I lie in the dark in my lover’s arms listening to his slow sleeping breath. I’ve known him just a few months, but he’s the man I want to marry. A streetlight on West Seneca Street beams through the window illuminating the tangled sheets and white envelopes and papers scattered on his desk. What are all those papers?
The next morning, while Vic showers, I look, but don’t touch. I don’t want to get caught snooping, but there are bills due in October 1966 and it’s already December. An open checkbook and bank statements. Unopened envelopes with red Past Due stamps. Electricity, phone, and doctor’s bills—unpaid. Why?
“Don’t you worry about unpaid bills?” I ask when he emerges, naked and steaming. No use pretending. He knows I’m in love with him. He knows I want him to relax and make a life with me. I know he’s scared of commitment, but is he also a crook? Why doesn’t he pay his bills?
“I’ll get to them,” Vic says. Then he laughs with a boyish grin and roll of his eyes. “I always say that.” This guy is getting a Ph.D. in Astrophysics and has a scholarship to cover his expenses, but he doesn’t pay his bills? I find it fascinating, but not maddening. I’m that much in love.
“Want me to write your checks and keep your checkbook balanced?” I ask a few months later as I watch the bill pile grow. “You can sign them and buy the stamps.” Since he has a VW to take us places and pays for most everything, I can at least sort out this mess.
What does he like most about me? Sex, political passion, or my willingness to balance his checkbook?
After we marry, he continues making most of the money and I tend it carefully, buying what we need and paying the bills. After he gets a teaching job, I add retirement investing to my skills.
In 2006, when Vic is sick with cancer, we make an appointment with our financial adviser to make sure everything’s in place. Maybe that sounds cold or heartless, but it’s neither. We’re realistic. My income has always been smaller than his, and our division of labor has worked for over 40 years. I won’t be rich, but should have enough to see me to the end of life.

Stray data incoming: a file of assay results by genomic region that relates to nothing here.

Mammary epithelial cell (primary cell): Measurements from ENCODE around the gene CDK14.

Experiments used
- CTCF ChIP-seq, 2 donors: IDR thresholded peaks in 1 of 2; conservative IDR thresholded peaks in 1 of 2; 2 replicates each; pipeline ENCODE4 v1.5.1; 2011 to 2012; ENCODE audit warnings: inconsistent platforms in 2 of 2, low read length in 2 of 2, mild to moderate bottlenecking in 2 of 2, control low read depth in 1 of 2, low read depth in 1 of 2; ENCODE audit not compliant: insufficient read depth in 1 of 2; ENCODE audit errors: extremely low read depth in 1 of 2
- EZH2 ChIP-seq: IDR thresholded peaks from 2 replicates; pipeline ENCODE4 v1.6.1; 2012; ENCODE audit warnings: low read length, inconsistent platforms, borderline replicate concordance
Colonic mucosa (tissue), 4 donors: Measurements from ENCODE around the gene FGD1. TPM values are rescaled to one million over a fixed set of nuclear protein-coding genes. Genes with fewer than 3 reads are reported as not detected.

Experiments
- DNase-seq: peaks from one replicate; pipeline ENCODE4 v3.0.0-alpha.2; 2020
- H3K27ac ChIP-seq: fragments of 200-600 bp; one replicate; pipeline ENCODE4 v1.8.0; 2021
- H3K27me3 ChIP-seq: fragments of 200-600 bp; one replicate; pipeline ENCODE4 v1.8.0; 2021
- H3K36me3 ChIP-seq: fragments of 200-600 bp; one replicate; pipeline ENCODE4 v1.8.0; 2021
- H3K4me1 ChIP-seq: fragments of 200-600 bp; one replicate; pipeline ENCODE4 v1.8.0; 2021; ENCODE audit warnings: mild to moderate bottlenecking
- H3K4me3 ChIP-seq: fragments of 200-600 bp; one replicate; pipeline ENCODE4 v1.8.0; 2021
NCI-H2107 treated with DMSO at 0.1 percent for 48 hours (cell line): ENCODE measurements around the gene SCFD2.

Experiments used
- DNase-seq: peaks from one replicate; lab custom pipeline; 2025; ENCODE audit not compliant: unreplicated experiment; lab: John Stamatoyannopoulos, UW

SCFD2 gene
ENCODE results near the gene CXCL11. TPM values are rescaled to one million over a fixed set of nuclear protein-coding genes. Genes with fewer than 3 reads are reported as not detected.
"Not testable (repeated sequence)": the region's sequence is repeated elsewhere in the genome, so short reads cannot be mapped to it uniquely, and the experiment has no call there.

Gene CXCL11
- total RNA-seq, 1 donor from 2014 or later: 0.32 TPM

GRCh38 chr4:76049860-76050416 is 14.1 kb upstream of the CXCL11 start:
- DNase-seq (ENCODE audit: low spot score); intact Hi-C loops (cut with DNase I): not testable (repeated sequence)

Today, nearly 12 years after Vic’s death, I sit at my desk with papers spread everywhere. Check stubs, bank statements, paid bills—the financial litter of 2019. I organize the piles, inwardly complaining to Vic about spending my time entering data into QuickBooks for taxes.
“I love that you do this, E,” I imagine Vic saying. “You’re taking care of yourself.” I want to hear him say that again in person.
One night in that dark bedroom in 1967, after the bills were paid and filed away, he talked about his mother’s passion for money. Virginia, the same mother-in-law who cut me out of her will the day Vic died, tried to manipulate him and everyone with money. Sometimes she was generous, but there were expectations.
She carefully folded a crisp bill ($1 or $20 or $100), held it hidden in her closed down-turned fist, and passed it into her grandson’s or friend’s open hand like a secret. “Here. Get a little something for yourself.” A gift felt like a tip.
When they were little boys, her grandsons played the game with her. Vic refused. Money passion was his mother’s illness, but he’d found the cure. Choose what you love, not what pays the most.
He was a teacher, not the businessman or banker she wanted. He lived with a long-haired girl who didn’t shave her legs and whose dowry was a sewing machine that shot sparks. His car was a VW, not a Cadillac.
What kind of magic did I use to turn her only son into a hippie and make him reject his mother’s values? She was sure it was my fault.
Have you felt manipulated by someone’s style of giving or withdrawing gifts? How did you handle it? For an article about my early years with Vic, see When Tears Tell the Truth. For an article about my 10 years of caregiving and making peace with his mother after Vic’s death, see Disbelief.